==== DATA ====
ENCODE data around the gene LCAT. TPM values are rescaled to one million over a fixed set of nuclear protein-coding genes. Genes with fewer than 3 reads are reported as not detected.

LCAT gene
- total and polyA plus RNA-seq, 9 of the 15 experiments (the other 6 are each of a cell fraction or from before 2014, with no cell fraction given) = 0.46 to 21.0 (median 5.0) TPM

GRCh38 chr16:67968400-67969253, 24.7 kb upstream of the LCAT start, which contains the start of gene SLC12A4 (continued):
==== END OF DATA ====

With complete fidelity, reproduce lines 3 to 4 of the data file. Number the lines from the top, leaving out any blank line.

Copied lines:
- total and polyA plus RNA-seq, 9 of the 15 experiments (the other 6 are each of a cell fraction or from before 2014, with no cell fraction given) = 0.46 to 21.0 (median 5.0) TPM

GRCh38 chr16:67968400-67969253, 24.7 kb upstream of the LCAT start, which contains the start of gene SLC12A4 (continued):